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Dual Passport Holders - Page 3

post #31 of 76
Quote:
Originally Posted by Piobaire View Post
When I looked into becoming a naturalized US citizen, I was told I would have to renounce my Canadian and give up that passport. Did the immigration attorney give me bad info? Can you actually be a US citizen and a citizen of another country? I thought this was one of those uniquely "American" things, that you cannot be a citizen of the US and another country?


I have both US and Canadian, and my understanding is that it only might be a problem if you're serving in the military. The US is pretty open-minded about dual nationality. I know plenty of people who successfully claimed a second Irish passport As a US citizen, you are required to enter or re-enter the country on your US passport etc. The problems more often occur with other countries who may lay claim on you for military service etc. http://travel.state.gov/travel/cis_p.../cis_1753.html

For example, if there are any ethnic Koreans on this board, even though they may have been born and raised in the United States, they could be conscripted into the ROK Army if they visit South Korea. http://travel.state.gov/travel/cis_p.../cis_1018.html

Quote:
There have been several instances in which young U.S. citizen men of Korean descent -- who were born in and lived all of their lives in the United States -- arrived in Korea as tourists only to be drafted into the Republic of Korea army. At least two of these cases involved individuals whose names had been recorded on the Korean Family Relations Certificate without their knowledge. Special permission to visit Korea should be obtained in this instance; please contact the Korean Embassy or a consulate to receive more information before traveling to Korea.
post #32 of 76
The military servive requirement is true for Greece too.

Also, this:

http://travel.state.gov/travel/cis_p.../cis_1753.html

US law does not prevent maintaining a prior citizenship.
post #33 of 76
If you live in DC or NY look into shops that cater to UN, WHO, or World bank employees. They carry a UN passport in addition to their personal passports so they would need something like that.
post #34 of 76
Quote:
Originally Posted by alliswell View Post
The military servive requirement is true for Greece too.

Also, this:

http://travel.state.gov/travel/cis_p.../cis_1753.html

US law does not prevent maintaining a prior citizenship.

However, dual nationals owe allegiance to both the United States and the foreign country.

It would be my third country, not second.
post #35 of 76
Wow, I am impressed. Triple citizenship!? I thought I was special with two.

Another tally for dual citizenship without being born in the US.
post #36 of 76
I hold US and British passports and have a Hartmann leather passport holder that I use. Mine is unmarked, but I have seen them with a USA designation on the exterior (bad idea I think). The cover easily carries the 2; one slips into a full width internal pocket and cannot be seen while the other is held in a half width pocket (and is more easily removed).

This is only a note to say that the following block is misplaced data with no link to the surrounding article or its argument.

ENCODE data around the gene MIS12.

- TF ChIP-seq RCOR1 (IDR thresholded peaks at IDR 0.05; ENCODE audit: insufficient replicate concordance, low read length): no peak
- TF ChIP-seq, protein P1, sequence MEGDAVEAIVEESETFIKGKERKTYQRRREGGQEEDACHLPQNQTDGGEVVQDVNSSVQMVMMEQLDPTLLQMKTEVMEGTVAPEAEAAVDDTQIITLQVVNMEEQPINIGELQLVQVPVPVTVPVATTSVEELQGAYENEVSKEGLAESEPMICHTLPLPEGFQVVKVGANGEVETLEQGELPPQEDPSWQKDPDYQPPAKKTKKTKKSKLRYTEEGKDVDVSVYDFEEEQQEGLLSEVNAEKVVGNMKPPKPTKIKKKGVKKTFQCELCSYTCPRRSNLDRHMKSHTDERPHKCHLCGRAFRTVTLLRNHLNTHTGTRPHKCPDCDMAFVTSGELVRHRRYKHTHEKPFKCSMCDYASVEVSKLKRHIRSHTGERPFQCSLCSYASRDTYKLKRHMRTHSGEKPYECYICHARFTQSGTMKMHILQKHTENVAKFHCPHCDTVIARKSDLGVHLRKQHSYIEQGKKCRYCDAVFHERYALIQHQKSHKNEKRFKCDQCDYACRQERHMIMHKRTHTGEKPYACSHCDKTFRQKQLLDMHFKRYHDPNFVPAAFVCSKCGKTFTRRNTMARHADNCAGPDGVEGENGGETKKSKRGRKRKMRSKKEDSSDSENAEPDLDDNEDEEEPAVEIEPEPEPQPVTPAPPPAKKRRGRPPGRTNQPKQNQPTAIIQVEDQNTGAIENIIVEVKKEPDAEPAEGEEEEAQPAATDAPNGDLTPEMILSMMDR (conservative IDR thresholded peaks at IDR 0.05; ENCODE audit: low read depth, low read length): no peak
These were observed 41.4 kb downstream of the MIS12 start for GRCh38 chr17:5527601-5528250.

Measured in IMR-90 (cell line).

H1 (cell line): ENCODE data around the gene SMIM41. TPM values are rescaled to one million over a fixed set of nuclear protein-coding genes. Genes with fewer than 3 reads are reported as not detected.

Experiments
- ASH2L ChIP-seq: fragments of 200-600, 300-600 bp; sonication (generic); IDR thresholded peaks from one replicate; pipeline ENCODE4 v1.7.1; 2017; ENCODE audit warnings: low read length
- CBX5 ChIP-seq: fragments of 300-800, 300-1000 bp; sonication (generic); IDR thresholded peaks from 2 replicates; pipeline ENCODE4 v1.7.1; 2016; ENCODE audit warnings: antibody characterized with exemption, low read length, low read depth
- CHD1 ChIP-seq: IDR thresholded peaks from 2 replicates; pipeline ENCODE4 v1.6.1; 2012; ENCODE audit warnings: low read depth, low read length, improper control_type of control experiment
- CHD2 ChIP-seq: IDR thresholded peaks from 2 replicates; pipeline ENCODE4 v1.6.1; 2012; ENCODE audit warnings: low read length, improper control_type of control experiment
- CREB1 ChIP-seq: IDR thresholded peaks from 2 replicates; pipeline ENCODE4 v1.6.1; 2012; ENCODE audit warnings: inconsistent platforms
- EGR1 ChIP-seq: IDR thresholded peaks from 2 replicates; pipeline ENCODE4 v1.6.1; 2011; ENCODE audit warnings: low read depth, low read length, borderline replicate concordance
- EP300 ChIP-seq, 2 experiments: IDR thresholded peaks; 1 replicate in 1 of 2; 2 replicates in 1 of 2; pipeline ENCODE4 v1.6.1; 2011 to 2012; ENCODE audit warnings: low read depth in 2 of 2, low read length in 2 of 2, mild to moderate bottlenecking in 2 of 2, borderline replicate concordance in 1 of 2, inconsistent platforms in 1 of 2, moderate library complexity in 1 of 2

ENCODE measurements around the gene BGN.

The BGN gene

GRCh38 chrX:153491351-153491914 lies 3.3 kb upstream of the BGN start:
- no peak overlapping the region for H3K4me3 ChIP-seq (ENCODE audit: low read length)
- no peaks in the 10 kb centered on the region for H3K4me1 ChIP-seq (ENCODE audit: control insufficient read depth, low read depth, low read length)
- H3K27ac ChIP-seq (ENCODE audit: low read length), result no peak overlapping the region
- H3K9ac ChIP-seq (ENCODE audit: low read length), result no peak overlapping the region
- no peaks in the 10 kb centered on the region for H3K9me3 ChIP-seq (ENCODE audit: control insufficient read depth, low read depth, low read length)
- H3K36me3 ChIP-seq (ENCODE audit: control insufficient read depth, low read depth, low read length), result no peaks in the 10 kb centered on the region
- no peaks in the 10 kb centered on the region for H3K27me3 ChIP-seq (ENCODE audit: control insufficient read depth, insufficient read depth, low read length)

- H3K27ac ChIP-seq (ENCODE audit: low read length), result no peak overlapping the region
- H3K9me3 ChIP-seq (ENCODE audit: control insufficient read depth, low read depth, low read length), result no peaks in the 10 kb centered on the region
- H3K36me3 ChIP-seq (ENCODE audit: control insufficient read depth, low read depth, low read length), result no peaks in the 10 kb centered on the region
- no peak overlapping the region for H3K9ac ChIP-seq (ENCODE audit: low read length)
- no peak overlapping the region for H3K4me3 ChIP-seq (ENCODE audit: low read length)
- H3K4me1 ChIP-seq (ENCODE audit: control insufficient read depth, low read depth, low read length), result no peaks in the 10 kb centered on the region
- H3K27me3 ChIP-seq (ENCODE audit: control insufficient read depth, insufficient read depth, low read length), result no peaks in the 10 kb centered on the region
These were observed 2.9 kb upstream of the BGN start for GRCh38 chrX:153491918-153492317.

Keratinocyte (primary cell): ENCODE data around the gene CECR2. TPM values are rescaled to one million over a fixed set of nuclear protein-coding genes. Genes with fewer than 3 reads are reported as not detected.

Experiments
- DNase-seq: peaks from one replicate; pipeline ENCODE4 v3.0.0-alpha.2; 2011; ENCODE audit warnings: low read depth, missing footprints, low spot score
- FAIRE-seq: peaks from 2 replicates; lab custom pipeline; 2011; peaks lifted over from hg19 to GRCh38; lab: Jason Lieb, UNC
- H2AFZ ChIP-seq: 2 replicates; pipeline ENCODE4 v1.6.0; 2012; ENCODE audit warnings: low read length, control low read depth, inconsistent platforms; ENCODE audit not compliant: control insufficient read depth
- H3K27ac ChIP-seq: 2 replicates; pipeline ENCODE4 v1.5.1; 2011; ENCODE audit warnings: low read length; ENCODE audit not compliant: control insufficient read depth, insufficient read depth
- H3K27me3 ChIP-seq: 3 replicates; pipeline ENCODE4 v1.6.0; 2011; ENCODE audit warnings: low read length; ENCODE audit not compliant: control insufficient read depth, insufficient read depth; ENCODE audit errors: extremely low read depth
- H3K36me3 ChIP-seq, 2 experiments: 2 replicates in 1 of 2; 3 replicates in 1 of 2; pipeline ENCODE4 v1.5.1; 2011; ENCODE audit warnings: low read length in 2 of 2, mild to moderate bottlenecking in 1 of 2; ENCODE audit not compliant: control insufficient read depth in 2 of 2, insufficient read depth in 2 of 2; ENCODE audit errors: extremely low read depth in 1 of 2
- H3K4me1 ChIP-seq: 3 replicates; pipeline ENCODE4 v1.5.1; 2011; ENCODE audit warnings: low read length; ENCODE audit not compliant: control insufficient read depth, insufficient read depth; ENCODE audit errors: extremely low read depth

post #37 of 76
Would it be a problem (for US immigration checkpoint) if your departure stamp is on one passport and entry stamp is on another?
post #38 of 76
Quote:
Originally Posted by B2C2V View Post
Would it be a problem (for US immigration checkpoint) if your departure stamp is on one passport and entry stamp is on another?

As long as you have the proper documentation for entry, it will not stop you from being admitted; but, it could cause security problems.
post #39 of 76
Quote:
Originally Posted by B2C2V View Post
Would it be a problem (for US immigration checkpoint) if your departure stamp is on one passport and entry stamp is on another?
Not a problem, but it will cost you an extra 30 mins in the immigration office while the pissed-off officer fills-out additional paperwork and makes a gazillion extra copies of your documents. I won't make that mistake again at Australian Immigration!
post #40 of 76
i use a passport holder from braun duffel. its just the normal kind like this:



i just slide in the cover from one passport on one side and the other cover under the other side. it still folds flat but is of course a bit bulky. it only holds my passport and airline miles cards and nothing else.

as to what i do for immigration procedure with two passports:

i only use my other passport when entering and exiting the country which it was issued. so if its france, then i'll use both the french and US passports (to have both stamped) upon entry and exit to france only. you have to let them know that you're a dual citizen.

when entering/exiting another country other than the US (I have my US passport stamped). so basically I prioritize one passport for the bulk of travel.
post #41 of 76
I know this place on Madison Avenue called Ambassador Luggage carries dual passport holders.
post #42 of 76
Quote:
Originally Posted by B2C2V View Post
Would it be a problem (for US immigration checkpoint) if your departure stamp is on one passport and entry stamp is on another?

Us doesn't have departure stamps


I have had people get confused when I arrive in certain countries and I don't have an exit stamp from the country I just left
post #43 of 76
I use one passport for most of my travel. I use the other pretty much only for places (like brazil) that take your passport for a few days to give you a visa.
post #44 of 76
have found that most of the Smythson passport wallets will hold two comfortably. http://www.smythson.com/SmythsonSite...ookie%5Ftest=1
post #45 of 76
as of next year, I will have dual citizenship - in the US and in Korea. My mother and sister hold US and Australian passports due to my sister's birth there. I wouldn't mind having a third passport, in Japan or something.
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